New Hope for Organ Transplants

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New hope for increasing the nation's too-small supply of transplantable organs came Thursday as researchers publicized the completion of a significant step forward in developing pig organs for use in human patients. The announcements came from scientists on two different teams, one from PPL Therapeutics Inc. in Blacksburg, Virginia, and the other representing a joint effort by the University of Missouri and Immerge BioTherapeutics Inc., based in Charlestown, Massachusetts. Both groups reported they have produced pigs that lack GGTA1, one of two genes that cause the human body to reject organs harvested from swine. Experts, while careful to note that the final goal of transplantable pig organs is still years away, hailed the news. "It is not the final hurdle, but it is very important," said Dr. Jeffrey L. Platt, of the Mayo Clinic.

Scientists used cloning methods to locate and remove the GGTA1 gene from the pigs. GGTA1 is one of two genes that trigger the human immune response and resulting organ rejection. If a strain of pig is developed that lacks these genes, scientists believe that they could harvest their vital organs, such as the heart and lungs, and use them successfully in human patients. Such a process could shorten the wait for organ transplants, saving human lives. There are currently almost 80,000 people in need of organs for transplant in the U.S., according to the United Network for Organ Sharing.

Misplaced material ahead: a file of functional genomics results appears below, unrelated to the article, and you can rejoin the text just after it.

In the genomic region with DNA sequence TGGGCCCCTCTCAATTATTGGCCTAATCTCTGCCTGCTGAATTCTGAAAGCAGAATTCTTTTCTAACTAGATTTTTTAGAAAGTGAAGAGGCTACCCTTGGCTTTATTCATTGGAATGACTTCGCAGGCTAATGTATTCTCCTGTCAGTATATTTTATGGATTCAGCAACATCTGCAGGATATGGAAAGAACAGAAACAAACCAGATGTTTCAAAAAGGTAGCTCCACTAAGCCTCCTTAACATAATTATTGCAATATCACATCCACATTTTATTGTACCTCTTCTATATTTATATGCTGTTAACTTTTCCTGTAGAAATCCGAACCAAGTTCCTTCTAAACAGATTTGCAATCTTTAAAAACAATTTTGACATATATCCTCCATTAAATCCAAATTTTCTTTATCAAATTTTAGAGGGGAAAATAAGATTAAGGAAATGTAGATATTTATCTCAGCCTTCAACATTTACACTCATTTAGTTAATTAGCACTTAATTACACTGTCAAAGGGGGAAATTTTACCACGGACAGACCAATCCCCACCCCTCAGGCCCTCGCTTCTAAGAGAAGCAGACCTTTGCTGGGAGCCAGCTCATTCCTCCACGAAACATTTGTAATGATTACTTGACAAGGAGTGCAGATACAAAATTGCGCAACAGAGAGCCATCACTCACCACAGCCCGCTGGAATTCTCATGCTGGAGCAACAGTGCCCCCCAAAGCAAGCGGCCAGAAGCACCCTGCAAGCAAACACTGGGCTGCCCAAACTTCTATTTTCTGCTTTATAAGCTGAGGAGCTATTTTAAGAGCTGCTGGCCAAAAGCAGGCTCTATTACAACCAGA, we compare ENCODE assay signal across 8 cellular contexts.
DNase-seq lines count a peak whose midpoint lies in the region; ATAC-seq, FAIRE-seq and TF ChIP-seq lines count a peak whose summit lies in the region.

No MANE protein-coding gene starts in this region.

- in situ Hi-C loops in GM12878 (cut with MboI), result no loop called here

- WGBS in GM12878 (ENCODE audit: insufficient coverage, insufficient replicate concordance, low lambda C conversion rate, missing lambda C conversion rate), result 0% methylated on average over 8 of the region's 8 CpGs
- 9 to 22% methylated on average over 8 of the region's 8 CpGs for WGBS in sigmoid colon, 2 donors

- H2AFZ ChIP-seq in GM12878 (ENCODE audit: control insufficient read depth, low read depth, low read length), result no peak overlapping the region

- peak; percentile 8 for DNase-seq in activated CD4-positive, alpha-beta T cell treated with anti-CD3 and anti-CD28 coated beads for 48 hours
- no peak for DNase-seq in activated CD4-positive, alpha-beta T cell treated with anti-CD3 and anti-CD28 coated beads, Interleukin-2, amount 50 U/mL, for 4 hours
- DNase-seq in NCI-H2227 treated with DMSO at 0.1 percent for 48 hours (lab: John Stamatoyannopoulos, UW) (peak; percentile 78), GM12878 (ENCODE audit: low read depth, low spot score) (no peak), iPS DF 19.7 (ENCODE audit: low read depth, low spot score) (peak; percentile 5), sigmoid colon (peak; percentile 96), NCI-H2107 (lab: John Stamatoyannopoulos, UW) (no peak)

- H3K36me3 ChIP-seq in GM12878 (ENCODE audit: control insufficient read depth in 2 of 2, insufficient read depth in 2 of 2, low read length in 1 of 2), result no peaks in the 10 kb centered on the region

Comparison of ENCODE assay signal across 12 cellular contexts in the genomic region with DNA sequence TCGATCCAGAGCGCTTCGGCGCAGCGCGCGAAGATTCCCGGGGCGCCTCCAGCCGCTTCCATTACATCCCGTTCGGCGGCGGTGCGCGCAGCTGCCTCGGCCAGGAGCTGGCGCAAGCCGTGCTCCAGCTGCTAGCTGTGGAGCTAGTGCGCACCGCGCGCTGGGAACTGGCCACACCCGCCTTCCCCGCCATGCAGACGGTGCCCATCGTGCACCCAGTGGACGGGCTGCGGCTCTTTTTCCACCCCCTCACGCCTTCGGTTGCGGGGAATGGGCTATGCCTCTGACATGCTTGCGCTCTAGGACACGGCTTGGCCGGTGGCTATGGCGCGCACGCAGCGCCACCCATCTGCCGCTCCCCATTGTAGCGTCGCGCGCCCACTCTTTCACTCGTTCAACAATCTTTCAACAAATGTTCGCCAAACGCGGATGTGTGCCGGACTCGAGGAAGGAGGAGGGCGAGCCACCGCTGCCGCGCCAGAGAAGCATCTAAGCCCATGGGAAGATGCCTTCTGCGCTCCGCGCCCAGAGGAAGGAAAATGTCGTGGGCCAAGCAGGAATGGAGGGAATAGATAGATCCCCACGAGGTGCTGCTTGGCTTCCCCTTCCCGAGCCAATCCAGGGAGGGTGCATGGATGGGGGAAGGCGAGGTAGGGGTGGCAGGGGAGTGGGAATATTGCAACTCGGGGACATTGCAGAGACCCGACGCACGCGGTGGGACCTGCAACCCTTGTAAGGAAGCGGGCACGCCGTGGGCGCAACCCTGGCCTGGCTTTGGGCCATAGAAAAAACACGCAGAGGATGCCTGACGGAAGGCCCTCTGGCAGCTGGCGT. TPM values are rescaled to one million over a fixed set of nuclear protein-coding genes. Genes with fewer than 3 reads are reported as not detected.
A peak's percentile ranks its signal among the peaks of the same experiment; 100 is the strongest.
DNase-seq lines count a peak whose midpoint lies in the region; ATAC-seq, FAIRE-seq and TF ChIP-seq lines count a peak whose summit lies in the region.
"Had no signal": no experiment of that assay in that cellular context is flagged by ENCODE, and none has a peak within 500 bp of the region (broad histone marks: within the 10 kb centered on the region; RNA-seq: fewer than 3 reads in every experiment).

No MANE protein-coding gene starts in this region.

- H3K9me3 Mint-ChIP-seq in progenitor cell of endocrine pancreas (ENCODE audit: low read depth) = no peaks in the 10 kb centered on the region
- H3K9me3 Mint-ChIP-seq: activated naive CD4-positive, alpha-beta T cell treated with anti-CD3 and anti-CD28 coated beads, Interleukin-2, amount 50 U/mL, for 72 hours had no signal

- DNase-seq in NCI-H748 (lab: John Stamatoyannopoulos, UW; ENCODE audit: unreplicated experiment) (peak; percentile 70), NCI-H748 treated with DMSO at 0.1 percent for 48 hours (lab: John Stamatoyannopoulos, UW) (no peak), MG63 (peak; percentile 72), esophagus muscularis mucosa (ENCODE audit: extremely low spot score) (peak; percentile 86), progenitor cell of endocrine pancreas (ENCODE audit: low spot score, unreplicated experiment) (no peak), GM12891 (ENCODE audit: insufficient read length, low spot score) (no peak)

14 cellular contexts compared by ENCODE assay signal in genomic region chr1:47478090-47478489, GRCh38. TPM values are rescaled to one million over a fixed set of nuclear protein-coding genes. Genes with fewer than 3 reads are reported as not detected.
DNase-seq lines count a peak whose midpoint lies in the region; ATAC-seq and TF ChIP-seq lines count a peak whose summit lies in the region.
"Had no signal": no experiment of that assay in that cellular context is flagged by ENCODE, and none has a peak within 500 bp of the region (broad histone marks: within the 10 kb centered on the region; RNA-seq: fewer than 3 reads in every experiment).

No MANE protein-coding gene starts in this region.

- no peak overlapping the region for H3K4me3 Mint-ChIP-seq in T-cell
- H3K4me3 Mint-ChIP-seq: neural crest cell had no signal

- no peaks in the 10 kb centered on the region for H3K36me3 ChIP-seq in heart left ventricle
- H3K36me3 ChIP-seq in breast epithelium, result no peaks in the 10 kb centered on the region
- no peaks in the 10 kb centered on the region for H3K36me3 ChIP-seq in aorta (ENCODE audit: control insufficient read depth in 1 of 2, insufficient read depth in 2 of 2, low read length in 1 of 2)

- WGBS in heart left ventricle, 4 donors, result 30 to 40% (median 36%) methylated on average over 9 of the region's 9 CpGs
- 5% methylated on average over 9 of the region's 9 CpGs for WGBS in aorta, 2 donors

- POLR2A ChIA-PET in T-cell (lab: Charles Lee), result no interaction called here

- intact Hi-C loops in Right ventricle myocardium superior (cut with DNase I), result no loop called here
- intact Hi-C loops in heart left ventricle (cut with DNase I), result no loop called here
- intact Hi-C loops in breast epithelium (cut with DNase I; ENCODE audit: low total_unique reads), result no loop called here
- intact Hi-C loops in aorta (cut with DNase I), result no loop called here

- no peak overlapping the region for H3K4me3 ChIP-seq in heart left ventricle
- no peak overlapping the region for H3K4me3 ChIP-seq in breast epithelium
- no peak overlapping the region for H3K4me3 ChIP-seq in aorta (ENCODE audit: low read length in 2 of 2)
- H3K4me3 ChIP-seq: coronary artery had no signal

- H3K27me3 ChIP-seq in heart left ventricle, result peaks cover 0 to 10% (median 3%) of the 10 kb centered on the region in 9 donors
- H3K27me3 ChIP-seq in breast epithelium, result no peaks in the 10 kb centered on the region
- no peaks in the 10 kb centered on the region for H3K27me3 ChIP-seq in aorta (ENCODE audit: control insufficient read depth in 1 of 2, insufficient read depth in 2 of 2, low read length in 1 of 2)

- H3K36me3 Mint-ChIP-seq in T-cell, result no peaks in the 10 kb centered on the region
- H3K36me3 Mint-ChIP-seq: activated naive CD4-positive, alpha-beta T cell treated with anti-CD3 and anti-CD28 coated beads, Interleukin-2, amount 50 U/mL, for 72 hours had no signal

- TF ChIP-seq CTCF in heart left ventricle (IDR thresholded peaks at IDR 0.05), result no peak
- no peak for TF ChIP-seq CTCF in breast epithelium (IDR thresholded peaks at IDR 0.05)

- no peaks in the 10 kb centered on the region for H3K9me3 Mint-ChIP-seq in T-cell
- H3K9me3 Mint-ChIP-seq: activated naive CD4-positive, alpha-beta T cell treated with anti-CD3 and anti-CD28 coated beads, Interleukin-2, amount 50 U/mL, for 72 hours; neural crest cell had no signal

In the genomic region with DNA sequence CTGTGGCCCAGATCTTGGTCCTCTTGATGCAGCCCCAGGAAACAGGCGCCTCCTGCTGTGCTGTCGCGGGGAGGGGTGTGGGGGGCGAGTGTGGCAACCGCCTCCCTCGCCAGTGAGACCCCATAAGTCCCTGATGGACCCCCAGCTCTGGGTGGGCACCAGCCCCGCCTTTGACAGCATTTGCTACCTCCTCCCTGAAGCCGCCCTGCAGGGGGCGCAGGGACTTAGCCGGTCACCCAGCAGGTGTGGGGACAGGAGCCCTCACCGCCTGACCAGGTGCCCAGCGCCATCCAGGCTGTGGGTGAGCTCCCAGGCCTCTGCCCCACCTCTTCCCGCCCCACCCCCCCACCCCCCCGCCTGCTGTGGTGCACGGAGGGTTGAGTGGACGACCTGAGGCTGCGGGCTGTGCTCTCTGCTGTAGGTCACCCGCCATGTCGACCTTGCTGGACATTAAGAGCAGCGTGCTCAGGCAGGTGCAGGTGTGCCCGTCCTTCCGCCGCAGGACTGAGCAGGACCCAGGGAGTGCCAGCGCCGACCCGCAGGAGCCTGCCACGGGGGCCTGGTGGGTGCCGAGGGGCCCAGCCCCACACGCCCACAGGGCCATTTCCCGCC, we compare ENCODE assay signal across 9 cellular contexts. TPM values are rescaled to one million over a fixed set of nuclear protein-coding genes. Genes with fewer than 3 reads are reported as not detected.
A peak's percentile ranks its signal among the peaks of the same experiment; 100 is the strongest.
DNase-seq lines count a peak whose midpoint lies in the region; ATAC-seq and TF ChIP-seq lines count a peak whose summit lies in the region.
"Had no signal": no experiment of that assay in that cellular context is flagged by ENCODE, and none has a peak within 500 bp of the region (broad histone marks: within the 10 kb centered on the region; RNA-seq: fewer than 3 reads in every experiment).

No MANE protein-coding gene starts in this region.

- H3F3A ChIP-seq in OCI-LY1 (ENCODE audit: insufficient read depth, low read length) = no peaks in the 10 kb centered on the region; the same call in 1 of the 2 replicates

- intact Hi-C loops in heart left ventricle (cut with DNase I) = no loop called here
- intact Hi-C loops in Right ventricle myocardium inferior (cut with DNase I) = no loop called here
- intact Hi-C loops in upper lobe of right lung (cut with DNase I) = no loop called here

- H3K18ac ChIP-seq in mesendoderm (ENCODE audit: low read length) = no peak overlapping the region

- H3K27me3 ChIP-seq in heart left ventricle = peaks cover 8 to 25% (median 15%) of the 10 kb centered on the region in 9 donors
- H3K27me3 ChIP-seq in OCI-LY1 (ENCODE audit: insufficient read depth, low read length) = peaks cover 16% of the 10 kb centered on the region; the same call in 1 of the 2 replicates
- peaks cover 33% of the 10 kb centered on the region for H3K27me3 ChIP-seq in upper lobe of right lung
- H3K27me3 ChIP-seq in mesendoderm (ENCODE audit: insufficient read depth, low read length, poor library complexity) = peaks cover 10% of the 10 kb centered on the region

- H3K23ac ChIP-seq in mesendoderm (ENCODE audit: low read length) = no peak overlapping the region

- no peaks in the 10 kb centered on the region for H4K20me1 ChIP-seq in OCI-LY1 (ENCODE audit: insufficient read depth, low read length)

Still, using pig organs as a viable option in transplant cases won't happen anytime soon. Scientists believe it will be roughly four years before pig organs will be available for transplant purposes. The odds were against success in the removal of the first gene copy from the pigs, and are even slimmer in the case of the second. "It was one in 5 million when we had two targets," said Julia L. Greenstein, of Immerge BioTherapeutics Inc. "Now we've got to be twice as good to get the other one."